New Genres Art Space (NGAS) will open its doors to the public and begin its programming on July 20th. NGAS is a new contemporary nonprofit art space that considers digital and emerging art as a form of expression, education, and social change.
Liza Sylvestre: Third Space
FREE PUBLIC OPENING RECEPTION: JULY 20, 2019 FROM 6 – 9 PM
– Special participatory video by Sylvestre will be held in the black-box theater of the Nordlof Center during opening: A Guided Meditation for Public Critique
– After party celebration at Octane Interlounge at 9:30!
About the exhibition:
“Liza Sylvestre: Third Space” is a two-channel, large-scale video art installation that focuses on science fiction, technology, and the disabled body. As an individual with a profound hearing impairment, Sylvestre depends on closed captioning or other interpretive texts to have complete understanding of films. In The Third Space, the artist replaces the missing closed captioning in two movies—2001: A Space Odyssey by Stanley Kubrick and Space is the Place by Sun Ra—with what she describes as “self-commentary”. Sylvestre explains her process while creating the piece, “Sometimes I record what I think is happening, often I record my visual observations, and sometimes my mind wanders, and I record that as well.” The two videos are projected in the corner of the gallery causing them to “touch” on the 90 degree angle.
2001 is a film made in 1968 about the future—a future we have now surpassed in chronological time. The film represents technological ideals and advancements that never came to be, or that don’t align with reality that was “promised” by a classic Hollywood hit. The artist relates 2001’s premise to the suggested utopian outcomes of technology developed for disability – cochlear implants, hearing aids, retinal implants, mobility devices for those with physical and visual impairments. To Sylvestre, the film represents a failure, in a large sense, because the reality imagined by Kubrick in 1968 has yet to materialize. 2001: A Space Odyssey inspired an entire genre of science fiction films about utopian and dystopian futures prompting Sylvestre to ask: What does it mean to create stories about possible futures? How does this relate to disability? How does technology fail us, and how does technology fail the disabled body? Do we error in thinking that technology is the answer?
Sylvestre suggests that Sun Ra’s Space is the Place complicates 2001. The artist states, “When played together, the two films operate as historical objects that play to the binaries of hi/low, white/black, production/home-video. They also both represent pillars of Crip Theory, which is a new evolution in disability theory that also encompasses the theories of race, gender, and economy, and claims an intersectional stance that demands we look at these issues intersectionality instead of singularity.”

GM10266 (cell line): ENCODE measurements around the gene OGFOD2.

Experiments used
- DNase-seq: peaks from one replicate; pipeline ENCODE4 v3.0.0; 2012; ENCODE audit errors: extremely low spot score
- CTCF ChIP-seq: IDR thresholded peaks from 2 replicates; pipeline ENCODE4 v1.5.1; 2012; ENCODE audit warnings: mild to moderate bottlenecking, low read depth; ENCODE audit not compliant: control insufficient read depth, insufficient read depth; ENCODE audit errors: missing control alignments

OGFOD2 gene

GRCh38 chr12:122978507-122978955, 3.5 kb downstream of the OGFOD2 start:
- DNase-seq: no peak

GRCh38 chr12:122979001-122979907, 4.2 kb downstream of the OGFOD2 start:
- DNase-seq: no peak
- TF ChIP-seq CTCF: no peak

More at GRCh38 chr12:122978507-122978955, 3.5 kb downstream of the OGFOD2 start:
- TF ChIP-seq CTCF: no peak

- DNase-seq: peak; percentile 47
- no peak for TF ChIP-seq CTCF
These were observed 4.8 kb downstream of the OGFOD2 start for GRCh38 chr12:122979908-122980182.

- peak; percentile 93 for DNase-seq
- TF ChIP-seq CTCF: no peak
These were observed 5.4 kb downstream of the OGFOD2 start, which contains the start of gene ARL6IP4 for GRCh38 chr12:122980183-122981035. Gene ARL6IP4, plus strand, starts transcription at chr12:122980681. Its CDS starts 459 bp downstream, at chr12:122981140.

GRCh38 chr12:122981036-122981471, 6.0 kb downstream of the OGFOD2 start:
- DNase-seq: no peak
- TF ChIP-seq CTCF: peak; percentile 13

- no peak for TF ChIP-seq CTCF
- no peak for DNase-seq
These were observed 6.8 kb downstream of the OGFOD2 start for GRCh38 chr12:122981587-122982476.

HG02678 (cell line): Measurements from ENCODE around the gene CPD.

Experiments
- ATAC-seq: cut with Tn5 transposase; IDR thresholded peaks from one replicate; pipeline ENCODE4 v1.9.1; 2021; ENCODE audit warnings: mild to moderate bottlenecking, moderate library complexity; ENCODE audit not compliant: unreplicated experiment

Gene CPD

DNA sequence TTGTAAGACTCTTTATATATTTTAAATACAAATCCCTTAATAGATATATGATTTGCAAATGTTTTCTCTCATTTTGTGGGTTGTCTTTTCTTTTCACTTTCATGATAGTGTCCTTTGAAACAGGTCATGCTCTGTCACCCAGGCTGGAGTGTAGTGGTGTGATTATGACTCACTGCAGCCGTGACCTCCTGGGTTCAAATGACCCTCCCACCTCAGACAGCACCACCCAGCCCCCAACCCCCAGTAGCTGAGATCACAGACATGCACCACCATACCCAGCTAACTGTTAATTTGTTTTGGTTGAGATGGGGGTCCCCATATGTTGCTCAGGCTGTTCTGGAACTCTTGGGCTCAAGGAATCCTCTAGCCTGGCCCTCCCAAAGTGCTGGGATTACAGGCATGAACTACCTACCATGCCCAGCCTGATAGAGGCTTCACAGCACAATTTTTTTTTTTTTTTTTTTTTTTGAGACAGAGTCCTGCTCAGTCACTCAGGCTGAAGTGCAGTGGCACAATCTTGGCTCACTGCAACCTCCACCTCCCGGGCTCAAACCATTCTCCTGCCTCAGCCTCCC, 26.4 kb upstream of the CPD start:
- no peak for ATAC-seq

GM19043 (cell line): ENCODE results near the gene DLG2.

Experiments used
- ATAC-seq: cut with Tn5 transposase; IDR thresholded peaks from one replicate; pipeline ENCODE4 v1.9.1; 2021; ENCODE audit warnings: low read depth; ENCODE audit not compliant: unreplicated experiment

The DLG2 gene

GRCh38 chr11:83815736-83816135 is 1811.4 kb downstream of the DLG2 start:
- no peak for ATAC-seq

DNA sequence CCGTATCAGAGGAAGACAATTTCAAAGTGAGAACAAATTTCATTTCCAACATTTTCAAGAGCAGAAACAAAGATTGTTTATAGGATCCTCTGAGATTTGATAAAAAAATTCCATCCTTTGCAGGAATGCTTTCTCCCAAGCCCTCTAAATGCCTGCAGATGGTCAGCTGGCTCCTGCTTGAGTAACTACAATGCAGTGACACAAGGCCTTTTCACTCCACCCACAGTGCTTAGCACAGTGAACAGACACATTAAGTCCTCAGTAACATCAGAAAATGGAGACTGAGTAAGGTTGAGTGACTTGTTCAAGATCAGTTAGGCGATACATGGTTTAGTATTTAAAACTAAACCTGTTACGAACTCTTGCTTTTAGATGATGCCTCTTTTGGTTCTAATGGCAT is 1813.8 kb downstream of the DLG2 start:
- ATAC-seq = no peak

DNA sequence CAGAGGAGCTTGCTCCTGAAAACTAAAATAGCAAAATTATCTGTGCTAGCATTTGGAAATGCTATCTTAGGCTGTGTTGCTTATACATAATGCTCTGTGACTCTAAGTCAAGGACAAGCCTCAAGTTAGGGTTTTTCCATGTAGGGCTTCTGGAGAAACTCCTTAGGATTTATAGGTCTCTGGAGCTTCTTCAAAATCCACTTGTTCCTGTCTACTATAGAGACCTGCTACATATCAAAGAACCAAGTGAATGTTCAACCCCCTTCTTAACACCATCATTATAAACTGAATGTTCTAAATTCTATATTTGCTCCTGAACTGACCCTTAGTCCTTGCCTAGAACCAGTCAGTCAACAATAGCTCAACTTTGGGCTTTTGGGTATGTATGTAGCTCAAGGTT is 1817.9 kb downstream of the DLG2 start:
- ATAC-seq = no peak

While viewing Third Space, an enabled audience encounters oscillating narratives: the narrative of the original films, the narrative of Sylvestre’s experiences, and the unique narrative produced by experiencing both simultaneously. Projecting these films onto the walls so that the videos physically touch creates a third space between them. Since 2001 is 2 hours and 44 min and Space is the Place is 80 min they constantly generate new juxtapositions and compositions and odd syncing commonalities.
Liza Sylvestre is the co-founder of Creating Language Through Arts, an educational arts residency that focuses on using art as a means of communication when there are language barriers present due to hearing loss. In 2014 she was awarded both and Artists Initiative and Arts Learning grant from the Minnesota State Arts Board. Recently she has been the recipient of a VSA Jerome Emerging Artists Grant, a fellowship through Art(ists) on the Verge and an Art Works grant from the National Endowment for the Arts. Most recently Sylvestre has served as the artist in residence at the Center for Applied Translational Sensory Science and the Weisman Art Museum in Minneapolis, MN. She is currently holds an MFA from the University of Illinois Urbana-Champaign.
A Guided Meditation for Public Critique
You are invited to participate in Liza Sylvestre’s hypnotic 8 minute video titled A Guided Meditation for Public Critique. Appearing in the video as a calming, yet commanding presence that periodically appears from a black void, Sylvestre leads the audience through an immersive, multisensory experience.
While creating A Guided Meditation for Public Critique Sylvestre “was thinking a lot about how to make artwork that engages senses other than vision. Different parts of Guided Meditation engage different senses, or combine senses into one synthesized experience.” Sylvestre continues to explain, “A lot of what I try to do in my work is challenge or dislodge our typical sensory associations. We have a specific relationship to our senses, we value some more than others. This relationship manifests in different ways – in our language, in our value system, in our cultural material and design, and also in the way we think about and talk about disability/ability.”
If you allow, this engrossing video is sure to disorient your senses—or at least reorient your sense of how to experience contemporary art.
Things to know:
The video is located in the lower lever of the Nordlof Center within the Black Box Theater. You may take the stairs or elevator from the main floor or the second floor where New Genres Art Space’s gallery is located.
A Guided Meditation for Public Critique is one night only and is on view opening night every 15 minutes from 6 – 8:45
A volunteer will let attendees into the theater every 15 minutes. Upon completion of the video, the volunteer will open the door and exchange groups.
You may leave A Guided Meditation for Public Critique at any time, but we do ask that you DO NOT ENTER until the next group is invited in. This will enhance your experience of the participatory video.